Ask friends, family and your real estate agent (if you already have one) for recommendations and try your own financial institution. But, ultimately, go with the mortgage lender that will offer you the best interest rate on your home loan.

Then ask that lender for a preapproval letter. This is different from being prequalified. Lenders can typically prequalify you with just a few data points that they don’t verify to give you a ballpark range of the loan amount and interest rate they might offer.

But a preapproval letter is an official document that says the lender is committed to giving you a home loan, assuming nothing changes in your finances. Getting preapproval takes more work, because the lender will send all of your financial documents (W-2s, pay stubs, tax returns, etc.) to an underwriter for verification.

A lender may preapprove you for a higher amount than you’ve budgeted for. Remember: Just because they are willing to give you that much does not mean you have to spend that much.

5. Hire a Real Estate Agent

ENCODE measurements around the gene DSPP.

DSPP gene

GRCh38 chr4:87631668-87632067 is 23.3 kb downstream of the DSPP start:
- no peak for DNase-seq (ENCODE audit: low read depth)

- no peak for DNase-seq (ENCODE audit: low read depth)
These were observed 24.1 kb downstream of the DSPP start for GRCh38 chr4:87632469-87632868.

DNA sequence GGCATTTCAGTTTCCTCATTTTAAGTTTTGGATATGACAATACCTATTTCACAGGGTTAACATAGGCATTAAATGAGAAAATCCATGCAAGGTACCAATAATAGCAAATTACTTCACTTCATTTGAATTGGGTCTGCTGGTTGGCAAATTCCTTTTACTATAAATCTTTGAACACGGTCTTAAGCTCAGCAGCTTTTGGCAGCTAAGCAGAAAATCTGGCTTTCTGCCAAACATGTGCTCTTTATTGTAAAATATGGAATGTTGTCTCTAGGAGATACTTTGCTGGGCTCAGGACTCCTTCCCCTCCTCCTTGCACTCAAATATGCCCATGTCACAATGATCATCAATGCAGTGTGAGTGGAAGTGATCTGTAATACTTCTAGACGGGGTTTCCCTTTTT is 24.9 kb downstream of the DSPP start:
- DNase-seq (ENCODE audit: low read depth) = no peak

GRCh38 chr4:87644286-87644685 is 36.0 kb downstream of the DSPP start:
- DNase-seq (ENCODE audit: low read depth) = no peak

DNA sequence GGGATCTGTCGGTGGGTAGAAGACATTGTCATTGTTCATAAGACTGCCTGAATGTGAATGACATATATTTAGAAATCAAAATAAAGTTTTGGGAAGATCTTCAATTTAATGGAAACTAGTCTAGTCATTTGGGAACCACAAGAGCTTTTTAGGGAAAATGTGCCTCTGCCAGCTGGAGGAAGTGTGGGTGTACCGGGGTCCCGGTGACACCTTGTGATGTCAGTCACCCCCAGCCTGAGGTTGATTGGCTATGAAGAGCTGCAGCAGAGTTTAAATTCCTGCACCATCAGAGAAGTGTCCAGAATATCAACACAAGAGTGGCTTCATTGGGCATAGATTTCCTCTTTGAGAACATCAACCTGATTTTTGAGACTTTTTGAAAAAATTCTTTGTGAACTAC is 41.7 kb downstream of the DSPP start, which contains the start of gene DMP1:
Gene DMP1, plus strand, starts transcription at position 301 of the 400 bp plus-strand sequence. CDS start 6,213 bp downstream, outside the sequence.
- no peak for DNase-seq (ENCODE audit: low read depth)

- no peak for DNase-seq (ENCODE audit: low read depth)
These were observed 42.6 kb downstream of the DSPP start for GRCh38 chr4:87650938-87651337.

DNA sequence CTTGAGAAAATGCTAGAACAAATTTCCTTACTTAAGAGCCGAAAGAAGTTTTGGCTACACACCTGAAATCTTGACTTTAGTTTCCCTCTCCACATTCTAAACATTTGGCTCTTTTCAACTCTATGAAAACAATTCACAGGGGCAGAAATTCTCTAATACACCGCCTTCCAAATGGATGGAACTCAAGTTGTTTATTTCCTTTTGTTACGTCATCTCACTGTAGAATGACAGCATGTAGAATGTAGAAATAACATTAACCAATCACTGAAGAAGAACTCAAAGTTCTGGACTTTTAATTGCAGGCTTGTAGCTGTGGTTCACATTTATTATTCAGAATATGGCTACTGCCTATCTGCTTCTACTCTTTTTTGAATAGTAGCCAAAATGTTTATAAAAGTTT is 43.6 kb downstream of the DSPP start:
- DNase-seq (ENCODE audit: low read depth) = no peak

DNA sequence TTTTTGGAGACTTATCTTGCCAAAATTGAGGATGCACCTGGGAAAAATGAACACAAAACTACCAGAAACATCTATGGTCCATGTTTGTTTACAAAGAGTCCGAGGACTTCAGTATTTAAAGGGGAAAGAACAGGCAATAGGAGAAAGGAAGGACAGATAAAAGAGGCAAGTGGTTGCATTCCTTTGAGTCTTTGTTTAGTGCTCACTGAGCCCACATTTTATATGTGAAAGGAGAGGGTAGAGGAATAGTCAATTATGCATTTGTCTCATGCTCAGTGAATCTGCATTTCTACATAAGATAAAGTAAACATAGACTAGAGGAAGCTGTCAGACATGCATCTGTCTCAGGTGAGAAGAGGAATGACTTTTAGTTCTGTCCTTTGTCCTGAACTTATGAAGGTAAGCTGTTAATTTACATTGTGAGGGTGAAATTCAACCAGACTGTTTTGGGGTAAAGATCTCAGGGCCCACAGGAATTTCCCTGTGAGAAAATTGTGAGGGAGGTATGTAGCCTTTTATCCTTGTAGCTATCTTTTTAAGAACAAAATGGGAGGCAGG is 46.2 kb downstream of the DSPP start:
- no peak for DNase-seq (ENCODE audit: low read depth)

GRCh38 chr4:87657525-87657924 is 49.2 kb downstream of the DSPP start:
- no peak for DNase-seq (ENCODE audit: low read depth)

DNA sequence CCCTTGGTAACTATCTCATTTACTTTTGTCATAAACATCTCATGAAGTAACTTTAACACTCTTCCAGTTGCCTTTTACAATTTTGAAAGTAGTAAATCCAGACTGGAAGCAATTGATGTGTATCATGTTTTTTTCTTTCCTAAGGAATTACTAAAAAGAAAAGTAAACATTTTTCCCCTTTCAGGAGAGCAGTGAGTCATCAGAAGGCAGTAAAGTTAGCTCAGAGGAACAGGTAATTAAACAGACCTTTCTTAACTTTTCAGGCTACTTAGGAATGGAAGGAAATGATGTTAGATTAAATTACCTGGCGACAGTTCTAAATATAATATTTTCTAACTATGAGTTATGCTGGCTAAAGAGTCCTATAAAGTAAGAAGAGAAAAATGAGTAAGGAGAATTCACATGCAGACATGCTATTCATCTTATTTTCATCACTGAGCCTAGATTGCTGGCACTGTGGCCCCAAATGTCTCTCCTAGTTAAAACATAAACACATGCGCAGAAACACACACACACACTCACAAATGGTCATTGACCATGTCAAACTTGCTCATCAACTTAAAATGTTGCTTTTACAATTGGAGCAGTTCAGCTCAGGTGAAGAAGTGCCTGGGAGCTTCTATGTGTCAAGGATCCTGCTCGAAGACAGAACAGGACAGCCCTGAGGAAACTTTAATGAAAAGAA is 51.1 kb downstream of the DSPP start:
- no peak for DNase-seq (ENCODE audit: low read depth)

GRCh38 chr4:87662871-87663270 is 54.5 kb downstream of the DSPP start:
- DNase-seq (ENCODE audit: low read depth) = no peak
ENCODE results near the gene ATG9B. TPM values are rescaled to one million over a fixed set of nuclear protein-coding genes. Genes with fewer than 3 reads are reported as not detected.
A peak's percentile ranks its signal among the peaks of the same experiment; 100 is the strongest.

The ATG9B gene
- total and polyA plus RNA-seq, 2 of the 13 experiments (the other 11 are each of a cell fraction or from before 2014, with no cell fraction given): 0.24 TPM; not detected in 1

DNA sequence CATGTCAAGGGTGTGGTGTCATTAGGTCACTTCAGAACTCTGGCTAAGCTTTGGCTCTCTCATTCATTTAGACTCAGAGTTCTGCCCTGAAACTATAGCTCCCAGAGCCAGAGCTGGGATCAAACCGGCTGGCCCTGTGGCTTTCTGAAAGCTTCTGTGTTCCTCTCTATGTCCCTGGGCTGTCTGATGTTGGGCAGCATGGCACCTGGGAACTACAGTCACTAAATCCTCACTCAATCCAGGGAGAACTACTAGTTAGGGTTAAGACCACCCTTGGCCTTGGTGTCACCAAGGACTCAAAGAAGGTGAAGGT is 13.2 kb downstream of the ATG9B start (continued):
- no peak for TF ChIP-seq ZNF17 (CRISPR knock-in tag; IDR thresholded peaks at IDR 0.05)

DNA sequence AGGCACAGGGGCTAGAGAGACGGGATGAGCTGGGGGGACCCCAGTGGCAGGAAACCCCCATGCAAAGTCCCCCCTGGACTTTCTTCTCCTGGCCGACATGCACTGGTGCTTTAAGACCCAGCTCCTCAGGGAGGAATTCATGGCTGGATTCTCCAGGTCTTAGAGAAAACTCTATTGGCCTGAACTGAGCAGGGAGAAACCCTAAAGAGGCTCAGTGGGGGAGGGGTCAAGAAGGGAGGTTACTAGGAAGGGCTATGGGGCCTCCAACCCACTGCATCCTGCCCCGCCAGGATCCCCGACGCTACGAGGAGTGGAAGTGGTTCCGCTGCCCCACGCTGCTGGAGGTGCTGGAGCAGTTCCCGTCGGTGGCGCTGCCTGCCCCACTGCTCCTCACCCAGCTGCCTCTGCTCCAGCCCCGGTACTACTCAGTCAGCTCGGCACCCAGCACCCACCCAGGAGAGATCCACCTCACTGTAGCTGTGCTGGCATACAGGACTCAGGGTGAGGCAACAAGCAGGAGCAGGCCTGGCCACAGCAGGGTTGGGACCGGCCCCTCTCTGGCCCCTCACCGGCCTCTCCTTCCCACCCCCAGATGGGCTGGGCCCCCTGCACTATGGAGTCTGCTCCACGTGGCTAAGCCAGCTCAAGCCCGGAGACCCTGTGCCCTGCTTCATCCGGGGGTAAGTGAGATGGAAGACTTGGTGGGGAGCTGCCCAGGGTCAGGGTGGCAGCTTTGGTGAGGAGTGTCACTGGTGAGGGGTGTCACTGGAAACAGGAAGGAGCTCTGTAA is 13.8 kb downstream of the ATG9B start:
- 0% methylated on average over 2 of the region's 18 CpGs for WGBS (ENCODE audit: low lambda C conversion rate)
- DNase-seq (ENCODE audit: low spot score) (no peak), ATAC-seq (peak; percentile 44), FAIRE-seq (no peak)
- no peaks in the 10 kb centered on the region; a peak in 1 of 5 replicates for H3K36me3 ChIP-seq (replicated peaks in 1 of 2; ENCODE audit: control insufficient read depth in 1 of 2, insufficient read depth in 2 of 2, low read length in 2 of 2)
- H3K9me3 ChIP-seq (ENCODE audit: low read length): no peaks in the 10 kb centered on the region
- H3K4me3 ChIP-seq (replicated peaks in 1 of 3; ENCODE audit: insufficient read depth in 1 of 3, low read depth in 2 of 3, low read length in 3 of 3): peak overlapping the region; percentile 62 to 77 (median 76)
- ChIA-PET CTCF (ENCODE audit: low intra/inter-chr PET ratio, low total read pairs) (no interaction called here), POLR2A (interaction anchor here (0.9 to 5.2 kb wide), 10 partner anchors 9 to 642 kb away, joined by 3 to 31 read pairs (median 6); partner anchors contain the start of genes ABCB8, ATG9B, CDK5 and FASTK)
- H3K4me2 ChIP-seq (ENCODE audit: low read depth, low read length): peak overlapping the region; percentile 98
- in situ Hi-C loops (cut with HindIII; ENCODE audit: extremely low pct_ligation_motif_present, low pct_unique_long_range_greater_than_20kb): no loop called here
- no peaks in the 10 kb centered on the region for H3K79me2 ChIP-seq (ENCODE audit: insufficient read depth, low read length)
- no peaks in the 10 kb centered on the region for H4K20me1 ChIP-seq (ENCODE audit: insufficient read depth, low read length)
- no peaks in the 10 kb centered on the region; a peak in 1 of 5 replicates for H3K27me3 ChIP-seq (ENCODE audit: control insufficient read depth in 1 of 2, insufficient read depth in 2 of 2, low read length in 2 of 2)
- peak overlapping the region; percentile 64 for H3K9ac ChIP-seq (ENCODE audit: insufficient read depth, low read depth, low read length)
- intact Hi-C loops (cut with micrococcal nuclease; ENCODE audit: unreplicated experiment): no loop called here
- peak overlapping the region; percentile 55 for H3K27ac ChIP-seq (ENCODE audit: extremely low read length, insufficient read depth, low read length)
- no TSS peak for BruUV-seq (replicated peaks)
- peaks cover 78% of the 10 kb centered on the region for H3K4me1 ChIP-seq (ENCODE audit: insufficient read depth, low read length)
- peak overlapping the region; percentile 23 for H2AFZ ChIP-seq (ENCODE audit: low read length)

The beauty of the homebuying process is that the seller will typically pay your real estate agent fees, so hiring an agent doesn’t cost you a thing, though some sellers may lower the price slightly if you purchase without an agent.

Ask family members and friends for recommendations on real estate agents, and always hire a buyer’s agent. These home buying tips include several recommendations for hiring a good real estate agent who will find you the best deal on your dream home.

6. Shop for Your Dream Home

This is the most exciting step. Now you can actually set foot inside of homes and envision your life inside them. Visit open houses and go on private tours with your real estate agent, but also research houses on your own on sites like Zillow and Trulia.

But don’t be distracted by fresh paint and that hot tub in the backyard. When you’re house hunting, have a sharp eye for what really matters. If possible, bring along friends or family who know what to look for in a new house.

Cosmetic things like ugly carpet and questionable wallpaper can be changed relatively cheaply. The structural components are what you should be most concerned with. Some questions to think about when you tour a home:

  • How’s the plumbing? If there’s a well or septic system, are they in good shape?
  • How old is the HVAC system? Does it have any issues?
  • Can you get hot water fast? What’s the water pressure like?
  • Do you notice any leaks or signs of water damage?